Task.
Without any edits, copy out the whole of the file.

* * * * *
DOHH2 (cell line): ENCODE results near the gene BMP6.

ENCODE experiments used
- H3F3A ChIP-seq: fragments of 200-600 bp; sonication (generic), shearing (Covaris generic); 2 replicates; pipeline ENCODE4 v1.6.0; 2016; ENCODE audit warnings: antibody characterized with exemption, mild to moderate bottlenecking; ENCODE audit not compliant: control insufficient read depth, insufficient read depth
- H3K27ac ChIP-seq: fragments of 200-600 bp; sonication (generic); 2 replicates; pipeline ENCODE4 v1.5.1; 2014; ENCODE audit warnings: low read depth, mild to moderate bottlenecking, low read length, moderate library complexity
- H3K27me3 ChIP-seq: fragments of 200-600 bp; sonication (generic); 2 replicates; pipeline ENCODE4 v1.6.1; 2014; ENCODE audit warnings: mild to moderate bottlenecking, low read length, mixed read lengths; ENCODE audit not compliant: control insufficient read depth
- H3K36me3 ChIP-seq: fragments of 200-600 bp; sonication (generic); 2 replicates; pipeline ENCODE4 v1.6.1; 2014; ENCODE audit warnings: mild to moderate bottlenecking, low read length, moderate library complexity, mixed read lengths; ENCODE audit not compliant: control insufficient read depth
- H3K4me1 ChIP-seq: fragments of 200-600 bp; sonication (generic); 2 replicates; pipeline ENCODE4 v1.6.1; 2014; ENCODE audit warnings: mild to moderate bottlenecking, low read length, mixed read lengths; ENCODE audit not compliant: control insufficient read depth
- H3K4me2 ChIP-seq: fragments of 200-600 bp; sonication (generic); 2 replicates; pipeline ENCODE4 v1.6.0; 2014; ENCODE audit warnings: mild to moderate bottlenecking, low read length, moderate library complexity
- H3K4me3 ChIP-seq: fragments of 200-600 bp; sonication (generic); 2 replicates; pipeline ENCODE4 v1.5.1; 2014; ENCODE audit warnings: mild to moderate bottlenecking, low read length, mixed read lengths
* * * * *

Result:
DOHH2 (cell line): ENCODE results near the gene BMP6.

ENCODE experiments used
- H3F3A ChIP-seq: fragments of 200-600 bp; sonication (generic), shearing (Covaris generic); 2 replicates; pipeline ENCODE4 v1.6.0; 2016; ENCODE audit warnings: antibody characterized with exemption, mild to moderate bottlenecking; ENCODE audit not compliant: control insufficient read depth, insufficient read depth
- H3K27ac ChIP-seq: fragments of 200-600 bp; sonication (generic); 2 replicates; pipeline ENCODE4 v1.5.1; 2014; ENCODE audit warnings: low read depth, mild to moderate bottlenecking, low read length, moderate library complexity
- H3K27me3 ChIP-seq: fragments of 200-600 bp; sonication (generic); 2 replicates; pipeline ENCODE4 v1.6.1; 2014; ENCODE audit warnings: mild to moderate bottlenecking, low read length, mixed read lengths; ENCODE audit not compliant: control insufficient read depth
- H3K36me3 ChIP-seq: fragments of 200-600 bp; sonication (generic); 2 replicates; pipeline ENCODE4 v1.6.1; 2014; ENCODE audit warnings: mild to moderate bottlenecking, low read length, moderate library complexity, mixed read lengths; ENCODE audit not compliant: control insufficient read depth
- H3K4me1 ChIP-seq: fragments of 200-600 bp; sonication (generic); 2 replicates; pipeline ENCODE4 v1.6.1; 2014; ENCODE audit warnings: mild to moderate bottlenecking, low read length, mixed read lengths; ENCODE audit not compliant: control insufficient read depth
- H3K4me2 ChIP-seq: fragments of 200-600 bp; sonication (generic); 2 replicates; pipeline ENCODE4 v1.6.0; 2014; ENCODE audit warnings: mild to moderate bottlenecking, low read length, moderate library complexity
- H3K4me3 ChIP-seq: fragments of 200-600 bp; sonication (generic); 2 replicates; pipeline ENCODE4 v1.5.1; 2014; ENCODE audit warnings: mild to moderate bottlenecking, low read length, mixed read lengths